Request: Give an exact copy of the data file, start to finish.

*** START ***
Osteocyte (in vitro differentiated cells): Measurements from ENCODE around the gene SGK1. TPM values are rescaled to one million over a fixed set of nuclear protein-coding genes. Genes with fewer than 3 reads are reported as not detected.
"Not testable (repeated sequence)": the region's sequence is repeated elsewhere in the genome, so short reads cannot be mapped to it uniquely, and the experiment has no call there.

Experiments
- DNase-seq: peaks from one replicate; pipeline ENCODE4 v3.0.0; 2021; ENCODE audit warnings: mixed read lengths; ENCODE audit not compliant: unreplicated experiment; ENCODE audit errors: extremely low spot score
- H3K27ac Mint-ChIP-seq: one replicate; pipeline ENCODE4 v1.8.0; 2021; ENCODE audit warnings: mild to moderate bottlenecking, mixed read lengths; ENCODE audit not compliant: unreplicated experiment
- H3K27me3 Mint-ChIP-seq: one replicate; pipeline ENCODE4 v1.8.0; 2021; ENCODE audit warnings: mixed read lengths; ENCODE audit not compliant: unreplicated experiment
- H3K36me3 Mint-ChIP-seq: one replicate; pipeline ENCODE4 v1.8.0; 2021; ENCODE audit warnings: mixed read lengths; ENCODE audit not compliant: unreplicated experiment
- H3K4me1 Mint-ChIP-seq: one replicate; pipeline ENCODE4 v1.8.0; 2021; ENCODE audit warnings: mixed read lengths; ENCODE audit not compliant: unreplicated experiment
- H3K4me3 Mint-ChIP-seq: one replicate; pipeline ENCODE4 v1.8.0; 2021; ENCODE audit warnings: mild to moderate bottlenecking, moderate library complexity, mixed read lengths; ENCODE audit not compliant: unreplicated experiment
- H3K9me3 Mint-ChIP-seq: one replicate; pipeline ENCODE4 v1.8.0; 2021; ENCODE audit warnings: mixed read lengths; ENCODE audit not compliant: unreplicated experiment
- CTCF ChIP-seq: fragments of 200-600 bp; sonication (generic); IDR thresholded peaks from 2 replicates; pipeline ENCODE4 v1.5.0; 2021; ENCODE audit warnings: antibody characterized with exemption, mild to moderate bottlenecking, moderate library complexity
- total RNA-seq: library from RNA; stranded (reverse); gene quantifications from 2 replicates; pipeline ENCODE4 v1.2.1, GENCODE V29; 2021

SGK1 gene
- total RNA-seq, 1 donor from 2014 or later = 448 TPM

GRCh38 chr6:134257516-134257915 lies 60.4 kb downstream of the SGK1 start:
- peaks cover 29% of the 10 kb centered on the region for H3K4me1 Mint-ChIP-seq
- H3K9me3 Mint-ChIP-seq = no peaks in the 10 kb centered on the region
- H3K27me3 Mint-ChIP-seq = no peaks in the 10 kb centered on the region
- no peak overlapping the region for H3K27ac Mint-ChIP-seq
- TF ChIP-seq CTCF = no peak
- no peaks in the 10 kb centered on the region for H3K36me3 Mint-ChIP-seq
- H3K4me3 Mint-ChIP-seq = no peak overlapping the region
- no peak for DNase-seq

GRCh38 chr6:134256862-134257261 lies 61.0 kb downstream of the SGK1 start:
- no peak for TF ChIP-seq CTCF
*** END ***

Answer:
Osteocyte (in vitro differentiated cells): Measurements from ENCODE around the gene SGK1. TPM values are rescaled to one million over a fixed set of nuclear protein-coding genes. Genes with fewer than 3 reads are reported as not detected.
"Not testable (repeated sequence)": the region's sequence is repeated elsewhere in the genome, so short reads cannot be mapped to it uniquely, and the experiment has no call there.

Experiments
- DNase-seq: peaks from one replicate; pipeline ENCODE4 v3.0.0; 2021; ENCODE audit warnings: mixed read lengths; ENCODE audit not compliant: unreplicated experiment; ENCODE audit errors: extremely low spot score
- H3K27ac Mint-ChIP-seq: one replicate; pipeline ENCODE4 v1.8.0; 2021; ENCODE audit warnings: mild to moderate bottlenecking, mixed read lengths; ENCODE audit not compliant: unreplicated experiment
- H3K27me3 Mint-ChIP-seq: one replicate; pipeline ENCODE4 v1.8.0; 2021; ENCODE audit warnings: mixed read lengths; ENCODE audit not compliant: unreplicated experiment
- H3K36me3 Mint-ChIP-seq: one replicate; pipeline ENCODE4 v1.8.0; 2021; ENCODE audit warnings: mixed read lengths; ENCODE audit not compliant: unreplicated experiment
- H3K4me1 Mint-ChIP-seq: one replicate; pipeline ENCODE4 v1.8.0; 2021; ENCODE audit warnings: mixed read lengths; ENCODE audit not compliant: unreplicated experiment
- H3K4me3 Mint-ChIP-seq: one replicate; pipeline ENCODE4 v1.8.0; 2021; ENCODE audit warnings: mild to moderate bottlenecking, moderate library complexity, mixed read lengths; ENCODE audit not compliant: unreplicated experiment
- H3K9me3 Mint-ChIP-seq: one replicate; pipeline ENCODE4 v1.8.0; 2021; ENCODE audit warnings: mixed read lengths; ENCODE audit not compliant: unreplicated experiment
- CTCF ChIP-seq: fragments of 200-600 bp; sonication (generic); IDR thresholded peaks from 2 replicates; pipeline ENCODE4 v1.5.0; 2021; ENCODE audit warnings: antibody characterized with exemption, mild to moderate bottlenecking, moderate library complexity
- total RNA-seq: library from RNA; stranded (reverse); gene quantifications from 2 replicates; pipeline ENCODE4 v1.2.1, GENCODE V29; 2021

SGK1 gene
- total RNA-seq, 1 donor from 2014 or later = 448 TPM

GRCh38 chr6:134257516-134257915 lies 60.4 kb downstream of the SGK1 start:
- peaks cover 29% of the 10 kb centered on the region for H3K4me1 Mint-ChIP-seq
- H3K9me3 Mint-ChIP-seq = no peaks in the 10 kb centered on the region
- H3K27me3 Mint-ChIP-seq = no peaks in the 10 kb centered on the region
- no peak overlapping the region for H3K27ac Mint-ChIP-seq
- TF ChIP-seq CTCF = no peak
- no peaks in the 10 kb centered on the region for H3K36me3 Mint-ChIP-seq
- H3K4me3 Mint-ChIP-seq = no peak overlapping the region
- no peak for DNase-seq

GRCh38 chr6:134256862-134257261 lies 61.0 kb downstream of the SGK1 start:
- no peak for TF ChIP-seq CTCF